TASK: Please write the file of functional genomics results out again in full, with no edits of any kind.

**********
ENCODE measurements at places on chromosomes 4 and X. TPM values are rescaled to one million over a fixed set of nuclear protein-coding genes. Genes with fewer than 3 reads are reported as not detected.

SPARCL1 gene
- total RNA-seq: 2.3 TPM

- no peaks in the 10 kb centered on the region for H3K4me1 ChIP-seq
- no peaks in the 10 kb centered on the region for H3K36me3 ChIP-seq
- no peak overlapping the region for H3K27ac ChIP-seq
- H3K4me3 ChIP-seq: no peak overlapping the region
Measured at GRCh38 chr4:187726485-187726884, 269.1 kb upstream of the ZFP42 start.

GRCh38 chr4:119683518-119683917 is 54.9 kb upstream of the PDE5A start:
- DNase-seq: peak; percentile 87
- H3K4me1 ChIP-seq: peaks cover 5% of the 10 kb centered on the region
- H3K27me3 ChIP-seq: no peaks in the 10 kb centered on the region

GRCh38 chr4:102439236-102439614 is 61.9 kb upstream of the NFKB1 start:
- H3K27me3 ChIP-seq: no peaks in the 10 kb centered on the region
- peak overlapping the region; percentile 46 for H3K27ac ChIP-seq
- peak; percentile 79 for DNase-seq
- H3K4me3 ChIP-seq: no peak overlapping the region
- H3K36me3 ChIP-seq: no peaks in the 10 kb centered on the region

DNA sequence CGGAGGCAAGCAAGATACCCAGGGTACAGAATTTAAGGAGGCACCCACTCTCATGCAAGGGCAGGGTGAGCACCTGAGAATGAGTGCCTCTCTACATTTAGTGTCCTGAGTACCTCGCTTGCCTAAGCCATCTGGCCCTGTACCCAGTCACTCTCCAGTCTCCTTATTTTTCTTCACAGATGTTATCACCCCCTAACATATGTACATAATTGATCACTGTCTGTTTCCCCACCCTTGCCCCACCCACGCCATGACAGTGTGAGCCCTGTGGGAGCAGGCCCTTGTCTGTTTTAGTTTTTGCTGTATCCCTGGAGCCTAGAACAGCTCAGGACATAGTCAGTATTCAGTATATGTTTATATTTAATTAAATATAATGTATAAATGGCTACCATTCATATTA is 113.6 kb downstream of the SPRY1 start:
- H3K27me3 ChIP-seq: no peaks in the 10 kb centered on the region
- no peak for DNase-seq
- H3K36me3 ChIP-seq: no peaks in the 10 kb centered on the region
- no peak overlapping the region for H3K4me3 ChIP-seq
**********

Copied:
ENCODE measurements at places on chromosomes 4 and X. TPM values are rescaled to one million over a fixed set of nuclear protein-coding genes. Genes with fewer than 3 reads are reported as not detected.

SPARCL1 gene
- total RNA-seq: 2.3 TPM

- no peaks in the 10 kb centered on the region for H3K4me1 ChIP-seq
- no peaks in the 10 kb centered on the region for H3K36me3 ChIP-seq
- no peak overlapping the region for H3K27ac ChIP-seq
- H3K4me3 ChIP-seq: no peak overlapping the region
Measured at GRCh38 chr4:187726485-187726884, 269.1 kb upstream of the ZFP42 start.

GRCh38 chr4:119683518-119683917 is 54.9 kb upstream of the PDE5A start:
- DNase-seq: peak; percentile 87
- H3K4me1 ChIP-seq: peaks cover 5% of the 10 kb centered on the region
- H3K27me3 ChIP-seq: no peaks in the 10 kb centered on the region

GRCh38 chr4:102439236-102439614 is 61.9 kb upstream of the NFKB1 start:
- H3K27me3 ChIP-seq: no peaks in the 10 kb centered on the region
- peak overlapping the region; percentile 46 for H3K27ac ChIP-seq
- peak; percentile 79 for DNase-seq
- H3K4me3 ChIP-seq: no peak overlapping the region
- H3K36me3 ChIP-seq: no peaks in the 10 kb centered on the region

DNA sequence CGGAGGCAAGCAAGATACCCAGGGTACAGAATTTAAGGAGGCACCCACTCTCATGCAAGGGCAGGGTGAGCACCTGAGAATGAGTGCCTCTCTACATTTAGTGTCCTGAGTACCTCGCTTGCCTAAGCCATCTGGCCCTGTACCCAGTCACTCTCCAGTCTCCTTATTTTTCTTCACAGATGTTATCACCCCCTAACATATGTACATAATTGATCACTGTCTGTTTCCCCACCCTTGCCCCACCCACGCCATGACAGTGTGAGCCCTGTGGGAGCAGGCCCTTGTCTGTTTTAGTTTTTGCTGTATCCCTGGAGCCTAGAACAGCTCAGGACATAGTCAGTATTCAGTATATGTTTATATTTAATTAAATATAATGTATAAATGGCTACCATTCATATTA is 113.6 kb downstream of the SPRY1 start:
- H3K27me3 ChIP-seq: no peaks in the 10 kb centered on the region
- no peak for DNase-seq
- H3K36me3 ChIP-seq: no peaks in the 10 kb centered on the region
- no peak overlapping the region for H3K4me3 ChIP-seq